5.0 K-Nearest Neighbour Walkthrough

Questions and discussion for this lecture live here. Hit Reply below to ask a question.

Could we plot the error as range as two parallel lines to the perfect line with an offset normal to the perfect line of +/- the error value?

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Hi Olivia,

Thanks for your post. I think I follow the question. Putting the plot your are mentioning here for reference

So in the plot where we show predicted vs true over the test data for kNN. We see the error is quite a complex spread (or distribution) away from the perfect line. In particular for this example the error seems to increase with snail age / number of rings.

I think you could do as you suggest as a way of summarising the error, but you might loose some of the fine scale information. So possibilities along the lines of your suggestion

  1. You could calculate the average error above the line and below the line of the points, and draw parallel lines to indicate the average over and under estimate. The advantage of this is it would give you simple summary statistics of how you model does, and how the performance is bias to over or under estimate.

  2. You could do something more complex and present / draw percentiles (https://en.wikipedia.org/wiki/Percentile) this would take alot more effort, but would allow you to give you confidence bounds on the accuracy with associate estimations of the probabilities of get various errors.

  3. Since the true output are actually whole numbers, you could plot a violin plot for each of the true labels giving the distribution of error of the predictions - for more information look at matplotlib documentation here https://matplotlib.org/stable/gallery/statistics/violinplot.html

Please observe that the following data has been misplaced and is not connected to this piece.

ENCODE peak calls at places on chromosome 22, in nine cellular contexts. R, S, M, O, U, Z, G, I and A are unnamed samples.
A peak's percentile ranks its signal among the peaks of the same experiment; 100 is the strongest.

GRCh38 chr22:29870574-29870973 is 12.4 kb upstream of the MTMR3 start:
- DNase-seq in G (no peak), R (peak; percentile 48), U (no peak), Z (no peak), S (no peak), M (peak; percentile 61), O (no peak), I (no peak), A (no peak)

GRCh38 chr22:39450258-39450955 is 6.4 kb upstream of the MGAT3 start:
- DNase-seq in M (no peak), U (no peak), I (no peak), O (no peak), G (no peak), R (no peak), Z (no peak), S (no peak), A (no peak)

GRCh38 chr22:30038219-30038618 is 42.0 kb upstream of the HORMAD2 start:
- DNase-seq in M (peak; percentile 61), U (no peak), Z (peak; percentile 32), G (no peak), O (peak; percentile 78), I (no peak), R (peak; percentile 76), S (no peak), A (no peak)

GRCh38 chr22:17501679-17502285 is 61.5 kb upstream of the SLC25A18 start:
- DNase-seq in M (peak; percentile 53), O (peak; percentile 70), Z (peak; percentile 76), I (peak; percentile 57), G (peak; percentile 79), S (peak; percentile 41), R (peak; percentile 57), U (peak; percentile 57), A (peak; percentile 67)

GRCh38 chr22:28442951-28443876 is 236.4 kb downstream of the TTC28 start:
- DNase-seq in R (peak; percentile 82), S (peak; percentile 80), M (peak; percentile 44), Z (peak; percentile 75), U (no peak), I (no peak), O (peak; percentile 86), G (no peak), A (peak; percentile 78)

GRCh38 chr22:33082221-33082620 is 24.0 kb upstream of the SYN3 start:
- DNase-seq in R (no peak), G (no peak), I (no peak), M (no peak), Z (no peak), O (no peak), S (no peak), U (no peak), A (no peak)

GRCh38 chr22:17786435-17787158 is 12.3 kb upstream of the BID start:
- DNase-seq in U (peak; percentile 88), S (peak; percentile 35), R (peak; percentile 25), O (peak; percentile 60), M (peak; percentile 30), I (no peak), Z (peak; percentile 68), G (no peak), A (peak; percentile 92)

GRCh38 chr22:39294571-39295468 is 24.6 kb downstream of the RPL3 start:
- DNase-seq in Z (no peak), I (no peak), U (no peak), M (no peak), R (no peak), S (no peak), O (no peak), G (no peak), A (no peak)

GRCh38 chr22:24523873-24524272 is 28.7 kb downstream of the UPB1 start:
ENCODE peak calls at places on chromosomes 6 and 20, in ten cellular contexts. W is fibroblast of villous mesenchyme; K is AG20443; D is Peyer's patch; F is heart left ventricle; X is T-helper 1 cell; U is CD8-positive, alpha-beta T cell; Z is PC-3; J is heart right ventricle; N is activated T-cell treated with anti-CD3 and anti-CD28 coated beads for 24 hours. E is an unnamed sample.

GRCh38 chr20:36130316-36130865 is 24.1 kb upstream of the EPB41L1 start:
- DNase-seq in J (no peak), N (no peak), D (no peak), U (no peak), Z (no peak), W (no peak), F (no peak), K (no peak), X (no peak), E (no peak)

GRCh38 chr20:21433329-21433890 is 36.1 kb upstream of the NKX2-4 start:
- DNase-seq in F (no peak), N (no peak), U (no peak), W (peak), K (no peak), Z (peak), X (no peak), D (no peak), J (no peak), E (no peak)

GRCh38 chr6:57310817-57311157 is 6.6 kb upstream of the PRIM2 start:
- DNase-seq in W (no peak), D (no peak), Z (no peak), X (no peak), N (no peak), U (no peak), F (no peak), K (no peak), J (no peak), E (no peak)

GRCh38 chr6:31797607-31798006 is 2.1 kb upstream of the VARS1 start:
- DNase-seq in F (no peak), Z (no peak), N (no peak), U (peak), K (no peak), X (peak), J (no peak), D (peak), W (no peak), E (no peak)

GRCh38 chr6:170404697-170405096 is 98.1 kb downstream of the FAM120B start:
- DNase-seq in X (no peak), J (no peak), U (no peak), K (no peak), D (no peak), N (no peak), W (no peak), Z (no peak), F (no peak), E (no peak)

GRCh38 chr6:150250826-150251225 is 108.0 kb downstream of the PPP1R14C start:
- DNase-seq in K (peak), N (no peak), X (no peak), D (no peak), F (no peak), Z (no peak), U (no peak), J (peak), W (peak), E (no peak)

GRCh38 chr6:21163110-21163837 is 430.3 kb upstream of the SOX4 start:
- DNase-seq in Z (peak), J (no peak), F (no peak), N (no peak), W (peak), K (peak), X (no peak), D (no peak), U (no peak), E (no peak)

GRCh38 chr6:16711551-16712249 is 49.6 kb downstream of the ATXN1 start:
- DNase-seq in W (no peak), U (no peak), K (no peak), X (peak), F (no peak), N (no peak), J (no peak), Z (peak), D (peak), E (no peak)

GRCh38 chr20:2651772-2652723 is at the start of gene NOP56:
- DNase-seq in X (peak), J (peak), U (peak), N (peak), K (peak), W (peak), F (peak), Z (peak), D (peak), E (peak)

Hope this helps. Let me know if I haven’t understood your question. If any of the above are interested, I’m sure we could spin up a bit of code to do those as different ways to present your results.



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Thanks for the detailed reply Tim - that’s great.
Indeed, I think 1. is what I had in mind, but as you say - this would also have highlighted how the average error by itself is probably not a good way of judging accuracy of the model in absolute terms. I think 2. would be very useful in a table format as a general model check?
Thanks for highlighting violinplot - I’ll give it a try.

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Hi Tim - just found a typo in the notes I think?
X_train, X_test, y_train, y_test = train_test_split(X_scaled, y, train_size=0.2, random_state=42)
should be
X_train, X_test, y_train, y_test = train_test_split(X_scaled, y, test_size=0.2, random_state=42)

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Hi Olivia,

Great spot. As you highly that you probably want a test set smaller than your training set! Code will still work. But my example would have been trying to use 20% of the samples for testing, as your code achieves.

Thanks for spotting! Keeping you on your toes!



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Hi Olivia and Tim,

Showing the rms error lines is interesting and could be helpful (although the displayed points showing more information). However, a small point: surely the lines should be displaced along the predicted axis, rather than normal to the perfect line, as they are errors in the prediction.

I’ve been playing around with the code, so it differs a bit, but produced this plot (at the optimal k):


Is that what you had in mind?